"While I believe with many commentators that the pope might have done more to help the plight of the Jews, I now feel, 10 years after the publication of my book, that his scope for action was severely limited and I am prepared to state this," he said. "Nevertheless, due to his ineffectual and diplomatic language in respect of the Nazis and the Jews, I still believe that it was incumbent on him to explain his failure to speak out after the war. This he never did."
Others would argue that the author's insistence that Pope Pius XII should have taken a more public stance against Nazism has never made much sense. The Pope lived in Vatican City, a militarily indefensible neighborhood in Fascist Rome. Any time he wanted, Hitler could have sent German troops already in Italy to silence the Pope. In spite of that, the Vatican's open opposition to Nazism compares favorably to that of Switzerland, protected by its mountains and an army that included virtually all adult Swiss males, and Sweden, protected from invasion by icy cold waters and Hitler's need to ensure that nothing happened to his supply of Swedish iron ore.
Instead of making a public statement that would have been sneered at by Hitler and flashed across the front pages of newspapers in the US and UK for a single day and then faded into oblivion, Pope Pius XII did far more good in secret, issuing orders and encouraging others to protect European Jews. Scholars, obsessed themselves with mere words on paper, attach too much value to them. Deeds are better. And having done nothing wrong, the Pope had nothing to explain after the war.
One final note. The assumption that Pope Pius XII could accomplish much by making a single statement before he would be kidnapped and perhaps killed by Nazi soldiers assumes that the Europe of the 1940s was the Europe of the Middle Ages. That's far from true. For centuries, secularists and academia had labored to undermine the Pope's authority, even over Catholics. They can't suddenly turn around and say, "Oh, we've made a mess of things. Why don't you speak up and straighten them out?"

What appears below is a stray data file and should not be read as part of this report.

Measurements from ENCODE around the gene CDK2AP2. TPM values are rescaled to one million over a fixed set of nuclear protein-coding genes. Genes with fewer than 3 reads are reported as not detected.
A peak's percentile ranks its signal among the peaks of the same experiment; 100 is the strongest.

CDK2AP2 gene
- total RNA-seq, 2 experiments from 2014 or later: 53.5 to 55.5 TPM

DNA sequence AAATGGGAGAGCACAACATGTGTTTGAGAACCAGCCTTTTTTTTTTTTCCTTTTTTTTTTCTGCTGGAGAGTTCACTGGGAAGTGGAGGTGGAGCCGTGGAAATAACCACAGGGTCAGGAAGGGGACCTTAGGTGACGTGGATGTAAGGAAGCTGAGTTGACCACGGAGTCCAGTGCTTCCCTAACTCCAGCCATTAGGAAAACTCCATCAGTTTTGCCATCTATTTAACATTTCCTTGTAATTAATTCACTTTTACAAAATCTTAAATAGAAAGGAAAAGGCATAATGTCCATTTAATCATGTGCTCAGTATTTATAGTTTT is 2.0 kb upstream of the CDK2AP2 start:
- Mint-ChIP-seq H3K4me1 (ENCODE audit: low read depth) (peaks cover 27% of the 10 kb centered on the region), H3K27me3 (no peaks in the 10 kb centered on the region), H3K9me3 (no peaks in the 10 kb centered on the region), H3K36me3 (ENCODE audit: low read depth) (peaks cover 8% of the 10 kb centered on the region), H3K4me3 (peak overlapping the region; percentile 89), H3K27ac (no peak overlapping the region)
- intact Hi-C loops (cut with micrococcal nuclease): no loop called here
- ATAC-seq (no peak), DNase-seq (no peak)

A case in point. Today's popes are often attacked for criticizing something quite similar to Nazi anti-Semitism. Using almost identical arguments, unborn babies are dehumanized and killed. Anyone who criticizes the Pope, or indeed any Catholic, for denouncing abortion has no right to criticize the Pope of World War II, even if he did only one tenth as much as he actually did to save Jews.
The Catholic church, I might add, did for more to save Jews than Europe's much vaunted universities. According to one account I read, half of Rome's Jews found shelter in the Catholic facilities. Pope Pius XII even issued secret orders allowing Catholic nuns to hide Jews deep within nunneries in places that were off limits to anyone who wasn't a member of the order. How many Jews found refugee in the university campuses of Europe? How many secret orders to hide Jews were issued by university presidents? I don't know of a single one. Perhaps the author of Hitler's Pope should devote himself to a new book entitled Hitler's Professors.
--Michael W. Perry, editor of Chesterton on War and Peace: Battling the Ideas and Movements that Led to Nazism and World War II